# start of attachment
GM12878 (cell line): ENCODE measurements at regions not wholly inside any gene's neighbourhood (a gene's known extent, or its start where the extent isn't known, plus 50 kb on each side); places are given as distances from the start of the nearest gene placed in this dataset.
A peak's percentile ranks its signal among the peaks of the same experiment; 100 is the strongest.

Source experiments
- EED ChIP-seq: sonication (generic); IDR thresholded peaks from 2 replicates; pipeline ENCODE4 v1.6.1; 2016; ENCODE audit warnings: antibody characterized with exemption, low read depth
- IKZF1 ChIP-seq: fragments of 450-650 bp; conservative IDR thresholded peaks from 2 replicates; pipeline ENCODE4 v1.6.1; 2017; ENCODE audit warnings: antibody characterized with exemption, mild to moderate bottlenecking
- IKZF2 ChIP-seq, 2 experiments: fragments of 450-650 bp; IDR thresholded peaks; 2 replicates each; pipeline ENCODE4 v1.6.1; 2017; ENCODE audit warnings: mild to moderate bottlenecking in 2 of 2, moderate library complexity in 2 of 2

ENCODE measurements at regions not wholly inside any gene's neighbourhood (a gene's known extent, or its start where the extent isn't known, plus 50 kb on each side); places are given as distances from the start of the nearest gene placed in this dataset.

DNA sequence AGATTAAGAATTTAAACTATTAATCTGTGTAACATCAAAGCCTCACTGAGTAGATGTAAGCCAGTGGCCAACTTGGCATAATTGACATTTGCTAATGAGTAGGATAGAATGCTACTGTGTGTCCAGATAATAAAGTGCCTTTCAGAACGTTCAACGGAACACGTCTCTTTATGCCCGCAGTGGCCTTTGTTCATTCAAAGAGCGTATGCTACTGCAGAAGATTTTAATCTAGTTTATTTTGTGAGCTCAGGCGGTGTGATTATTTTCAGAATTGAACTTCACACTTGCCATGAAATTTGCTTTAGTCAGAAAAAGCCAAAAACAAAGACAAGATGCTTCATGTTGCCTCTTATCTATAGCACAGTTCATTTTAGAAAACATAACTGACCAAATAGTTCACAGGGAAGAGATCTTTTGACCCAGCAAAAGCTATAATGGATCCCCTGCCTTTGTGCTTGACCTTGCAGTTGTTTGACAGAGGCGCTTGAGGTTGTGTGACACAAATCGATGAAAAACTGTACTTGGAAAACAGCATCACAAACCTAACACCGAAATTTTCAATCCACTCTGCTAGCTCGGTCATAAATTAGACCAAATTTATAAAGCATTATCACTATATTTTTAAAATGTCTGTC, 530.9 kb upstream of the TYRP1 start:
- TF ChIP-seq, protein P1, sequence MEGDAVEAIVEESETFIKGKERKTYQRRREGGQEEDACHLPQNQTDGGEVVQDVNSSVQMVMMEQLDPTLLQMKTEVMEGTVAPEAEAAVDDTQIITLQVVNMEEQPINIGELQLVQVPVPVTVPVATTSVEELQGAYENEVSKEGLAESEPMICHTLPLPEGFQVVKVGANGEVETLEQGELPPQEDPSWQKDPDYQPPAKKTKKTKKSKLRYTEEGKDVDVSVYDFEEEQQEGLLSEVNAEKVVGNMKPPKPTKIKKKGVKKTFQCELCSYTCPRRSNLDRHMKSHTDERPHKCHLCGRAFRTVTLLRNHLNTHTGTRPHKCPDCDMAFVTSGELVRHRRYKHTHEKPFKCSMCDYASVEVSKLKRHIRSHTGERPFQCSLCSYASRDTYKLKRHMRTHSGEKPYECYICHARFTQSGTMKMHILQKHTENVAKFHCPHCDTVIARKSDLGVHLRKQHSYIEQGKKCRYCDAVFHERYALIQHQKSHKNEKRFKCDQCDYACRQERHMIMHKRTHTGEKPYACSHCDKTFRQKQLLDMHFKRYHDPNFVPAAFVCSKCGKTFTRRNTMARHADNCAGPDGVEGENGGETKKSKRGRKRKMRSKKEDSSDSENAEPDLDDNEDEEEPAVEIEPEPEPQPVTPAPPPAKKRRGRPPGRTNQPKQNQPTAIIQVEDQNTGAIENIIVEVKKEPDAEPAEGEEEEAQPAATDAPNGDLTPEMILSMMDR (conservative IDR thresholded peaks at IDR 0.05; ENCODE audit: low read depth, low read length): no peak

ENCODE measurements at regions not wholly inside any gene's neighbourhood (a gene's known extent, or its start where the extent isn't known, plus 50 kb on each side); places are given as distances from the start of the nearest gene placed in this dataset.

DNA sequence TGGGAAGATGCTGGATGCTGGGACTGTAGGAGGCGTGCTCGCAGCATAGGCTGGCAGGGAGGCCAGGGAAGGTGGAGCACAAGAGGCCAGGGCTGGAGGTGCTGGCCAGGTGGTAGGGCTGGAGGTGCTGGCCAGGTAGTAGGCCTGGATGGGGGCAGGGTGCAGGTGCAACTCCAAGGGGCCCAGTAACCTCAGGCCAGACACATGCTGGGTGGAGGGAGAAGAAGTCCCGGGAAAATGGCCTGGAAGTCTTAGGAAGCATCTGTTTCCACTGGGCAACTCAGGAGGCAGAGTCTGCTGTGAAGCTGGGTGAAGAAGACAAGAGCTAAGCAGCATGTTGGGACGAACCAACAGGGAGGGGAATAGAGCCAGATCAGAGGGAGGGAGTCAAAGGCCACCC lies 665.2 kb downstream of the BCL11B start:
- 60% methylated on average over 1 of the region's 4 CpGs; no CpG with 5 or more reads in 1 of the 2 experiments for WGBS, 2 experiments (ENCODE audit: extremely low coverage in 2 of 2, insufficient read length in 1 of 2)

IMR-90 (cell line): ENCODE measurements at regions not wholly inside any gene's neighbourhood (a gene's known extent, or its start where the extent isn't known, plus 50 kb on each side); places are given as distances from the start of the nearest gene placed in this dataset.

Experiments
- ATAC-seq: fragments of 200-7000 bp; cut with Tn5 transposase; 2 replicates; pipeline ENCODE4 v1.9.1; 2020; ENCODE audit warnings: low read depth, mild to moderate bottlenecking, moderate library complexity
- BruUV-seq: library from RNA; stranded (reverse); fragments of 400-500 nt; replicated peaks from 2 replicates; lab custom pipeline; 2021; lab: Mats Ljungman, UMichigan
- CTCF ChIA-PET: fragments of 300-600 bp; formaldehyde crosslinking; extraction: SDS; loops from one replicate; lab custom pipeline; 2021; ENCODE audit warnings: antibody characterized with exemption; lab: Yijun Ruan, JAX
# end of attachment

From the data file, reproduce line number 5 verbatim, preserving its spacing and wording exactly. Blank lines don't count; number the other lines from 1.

- IKZF1 ChIP-seq: fragments of 450-650 bp; conservative IDR thresholded peaks from 2 replicates; pipeline ENCODE4 v1.6.1; 2017; ENCODE audit warnings: antibody characterized with exemption, mild to moderate bottlenecking